GOLDMAN: Four Key Themes Have Emerged From This Earnings Season So Far

david kostin

Photo: Bloomberg TV

Last week was a huge week for companies reporting earnings, with 18 per cent of S&P 500 companies who announced results.This week will be even bigger for investors as 34 per cent more of the companies in the S&P 500 index are set to announce their earnings results.

Goldman Sachs chief U.S. equity strategist David Kostin identifies “four key themes” that have emerged out of this earnings reporting season so far.

Kostin writes in a note to clients what his team is paying attention to:

1. Sales disappointed more than earnings. 15% of ex-Financials and Utilities companies have posted positive revenue surprises by beating consensus sales expectations by at least one standard deviation (below the historical average of 36%) and 31% have missed sales estimates by that magnitude, versus 18% historically. Earnings results are closer to historical averages. 37% of firms beat earnings estimates and 13% missed. On average, 41% of companies beat expectations and 13% miss. 

2. Lower volumes, international exposure, and FX sensitivity are recurring themes across sectors. Weaker 2Q economic growth in Europe and Asia along with dollar strength impacted sales of internationally- exposed companies in industries from Pharmaceuticals to Semiconductors.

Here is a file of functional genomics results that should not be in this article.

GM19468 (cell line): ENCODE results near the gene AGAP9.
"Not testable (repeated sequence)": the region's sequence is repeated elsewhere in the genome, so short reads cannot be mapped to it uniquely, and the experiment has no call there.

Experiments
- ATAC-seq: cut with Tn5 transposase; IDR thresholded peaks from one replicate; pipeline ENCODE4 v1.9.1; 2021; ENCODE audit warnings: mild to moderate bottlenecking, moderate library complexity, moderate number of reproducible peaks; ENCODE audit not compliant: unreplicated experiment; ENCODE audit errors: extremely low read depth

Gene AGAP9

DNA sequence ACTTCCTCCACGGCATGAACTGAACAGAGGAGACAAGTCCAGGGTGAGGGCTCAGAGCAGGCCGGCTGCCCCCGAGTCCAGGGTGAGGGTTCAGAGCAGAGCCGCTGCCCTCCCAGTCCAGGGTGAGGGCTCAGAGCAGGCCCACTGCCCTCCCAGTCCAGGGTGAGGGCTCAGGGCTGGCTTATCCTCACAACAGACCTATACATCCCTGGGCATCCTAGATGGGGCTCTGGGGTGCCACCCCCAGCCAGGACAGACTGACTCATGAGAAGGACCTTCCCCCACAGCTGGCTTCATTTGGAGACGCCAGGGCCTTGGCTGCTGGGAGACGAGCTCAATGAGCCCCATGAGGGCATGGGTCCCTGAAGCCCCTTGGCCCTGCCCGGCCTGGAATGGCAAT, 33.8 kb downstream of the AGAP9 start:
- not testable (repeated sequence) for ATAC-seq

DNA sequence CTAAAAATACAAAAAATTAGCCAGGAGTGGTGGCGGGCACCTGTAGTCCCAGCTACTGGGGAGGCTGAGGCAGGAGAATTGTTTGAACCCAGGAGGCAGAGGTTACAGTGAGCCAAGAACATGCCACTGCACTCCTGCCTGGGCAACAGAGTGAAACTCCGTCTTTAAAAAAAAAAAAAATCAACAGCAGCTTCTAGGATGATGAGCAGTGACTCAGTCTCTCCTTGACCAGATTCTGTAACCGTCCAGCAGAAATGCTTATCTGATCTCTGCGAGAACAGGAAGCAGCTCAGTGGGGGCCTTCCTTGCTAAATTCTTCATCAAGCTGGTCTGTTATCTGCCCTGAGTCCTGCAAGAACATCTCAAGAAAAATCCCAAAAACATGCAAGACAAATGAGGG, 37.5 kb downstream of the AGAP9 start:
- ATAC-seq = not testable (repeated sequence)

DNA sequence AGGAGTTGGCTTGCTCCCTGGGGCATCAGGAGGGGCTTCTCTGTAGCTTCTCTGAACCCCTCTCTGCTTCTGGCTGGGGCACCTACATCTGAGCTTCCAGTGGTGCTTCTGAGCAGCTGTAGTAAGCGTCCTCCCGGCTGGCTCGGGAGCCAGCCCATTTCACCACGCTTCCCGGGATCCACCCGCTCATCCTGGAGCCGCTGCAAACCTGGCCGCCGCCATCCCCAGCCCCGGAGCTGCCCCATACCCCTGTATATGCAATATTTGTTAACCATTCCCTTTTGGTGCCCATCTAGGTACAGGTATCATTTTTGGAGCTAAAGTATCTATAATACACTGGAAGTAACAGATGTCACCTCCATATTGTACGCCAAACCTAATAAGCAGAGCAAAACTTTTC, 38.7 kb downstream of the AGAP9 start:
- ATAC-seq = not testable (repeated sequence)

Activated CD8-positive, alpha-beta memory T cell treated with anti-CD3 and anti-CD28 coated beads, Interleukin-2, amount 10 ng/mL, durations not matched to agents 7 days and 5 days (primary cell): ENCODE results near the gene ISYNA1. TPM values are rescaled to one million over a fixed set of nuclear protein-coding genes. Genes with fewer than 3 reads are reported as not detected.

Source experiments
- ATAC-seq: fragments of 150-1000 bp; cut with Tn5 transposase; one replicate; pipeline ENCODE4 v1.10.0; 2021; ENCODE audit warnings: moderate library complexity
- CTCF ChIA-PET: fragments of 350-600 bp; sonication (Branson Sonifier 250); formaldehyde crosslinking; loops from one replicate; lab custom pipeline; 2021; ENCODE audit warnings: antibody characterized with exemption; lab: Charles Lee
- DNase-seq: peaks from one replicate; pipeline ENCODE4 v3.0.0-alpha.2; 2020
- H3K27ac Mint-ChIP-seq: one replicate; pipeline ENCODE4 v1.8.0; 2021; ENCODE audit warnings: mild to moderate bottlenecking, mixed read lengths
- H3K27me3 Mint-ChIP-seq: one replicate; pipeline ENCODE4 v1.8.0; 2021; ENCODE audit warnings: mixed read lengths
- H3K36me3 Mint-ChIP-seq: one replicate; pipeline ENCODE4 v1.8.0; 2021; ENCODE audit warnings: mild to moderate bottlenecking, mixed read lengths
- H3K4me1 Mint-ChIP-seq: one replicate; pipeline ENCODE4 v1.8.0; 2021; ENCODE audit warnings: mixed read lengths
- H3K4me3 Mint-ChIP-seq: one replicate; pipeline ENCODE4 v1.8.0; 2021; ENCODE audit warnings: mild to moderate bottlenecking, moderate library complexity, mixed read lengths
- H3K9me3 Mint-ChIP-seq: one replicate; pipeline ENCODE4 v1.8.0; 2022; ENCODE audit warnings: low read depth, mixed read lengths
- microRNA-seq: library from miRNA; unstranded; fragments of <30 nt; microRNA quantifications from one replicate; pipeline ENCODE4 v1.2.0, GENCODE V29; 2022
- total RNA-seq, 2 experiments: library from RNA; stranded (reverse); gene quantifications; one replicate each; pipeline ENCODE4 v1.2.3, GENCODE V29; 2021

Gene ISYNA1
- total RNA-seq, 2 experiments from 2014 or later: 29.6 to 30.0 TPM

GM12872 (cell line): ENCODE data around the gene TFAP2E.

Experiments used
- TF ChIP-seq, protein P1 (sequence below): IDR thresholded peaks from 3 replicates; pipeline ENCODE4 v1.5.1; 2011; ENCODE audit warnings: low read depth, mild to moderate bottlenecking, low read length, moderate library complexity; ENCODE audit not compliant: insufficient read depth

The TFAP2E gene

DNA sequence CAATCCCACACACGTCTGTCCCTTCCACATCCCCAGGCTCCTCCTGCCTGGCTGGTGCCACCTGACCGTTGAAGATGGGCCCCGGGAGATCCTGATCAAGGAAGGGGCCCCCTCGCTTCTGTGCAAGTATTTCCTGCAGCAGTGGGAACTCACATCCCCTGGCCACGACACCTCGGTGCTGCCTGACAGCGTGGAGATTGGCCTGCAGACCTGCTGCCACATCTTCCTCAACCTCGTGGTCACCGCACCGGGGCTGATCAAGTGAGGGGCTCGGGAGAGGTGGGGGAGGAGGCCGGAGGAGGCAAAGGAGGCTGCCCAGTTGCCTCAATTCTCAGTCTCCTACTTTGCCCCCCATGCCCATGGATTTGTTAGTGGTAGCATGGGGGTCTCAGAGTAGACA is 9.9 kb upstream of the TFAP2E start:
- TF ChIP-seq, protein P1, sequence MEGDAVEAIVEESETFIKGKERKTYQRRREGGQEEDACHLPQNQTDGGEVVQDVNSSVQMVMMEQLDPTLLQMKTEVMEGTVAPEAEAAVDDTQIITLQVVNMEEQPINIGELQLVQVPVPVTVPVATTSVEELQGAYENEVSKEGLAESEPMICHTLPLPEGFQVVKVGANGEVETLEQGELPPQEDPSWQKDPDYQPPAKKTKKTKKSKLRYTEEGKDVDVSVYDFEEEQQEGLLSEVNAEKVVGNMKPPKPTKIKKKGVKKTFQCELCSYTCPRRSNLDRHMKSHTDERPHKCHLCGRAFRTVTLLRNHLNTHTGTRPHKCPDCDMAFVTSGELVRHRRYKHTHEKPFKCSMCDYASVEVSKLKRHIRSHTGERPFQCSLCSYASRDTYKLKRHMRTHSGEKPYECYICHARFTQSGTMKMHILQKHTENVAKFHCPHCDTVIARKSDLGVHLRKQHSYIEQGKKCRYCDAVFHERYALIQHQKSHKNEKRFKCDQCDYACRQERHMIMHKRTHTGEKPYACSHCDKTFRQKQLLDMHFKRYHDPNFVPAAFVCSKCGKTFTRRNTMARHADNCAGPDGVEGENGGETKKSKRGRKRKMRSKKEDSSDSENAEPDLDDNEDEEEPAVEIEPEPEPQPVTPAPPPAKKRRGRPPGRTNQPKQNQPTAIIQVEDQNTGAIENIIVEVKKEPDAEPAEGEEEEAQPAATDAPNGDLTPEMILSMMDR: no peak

3. Companies missed on sales, but margin levels are declining. Trailing four quarter margins peaked at 8.9% in 3Q 2011 but fell in subsequent quarters. Consensus expects further margin decline in 2Q to 8.7%, in line with our full-year margin forecast. 

4. Although revenues missed expectations, aggregate earnings are above the bottom-up consensus pre-season estimate. Supported by Financials beats, 2Q 2012 operating EPS is tracking 1% above consensus estimate at the start of the season. However, earnings ex-Financials and Utilities are in line with forecasts. Because 2Q sales ex-Financials and Utilities are tracking 0.7% below estimates, 2Q margins are slightly ahead of forecast but measured on trailing four-quarter basis show a decline.

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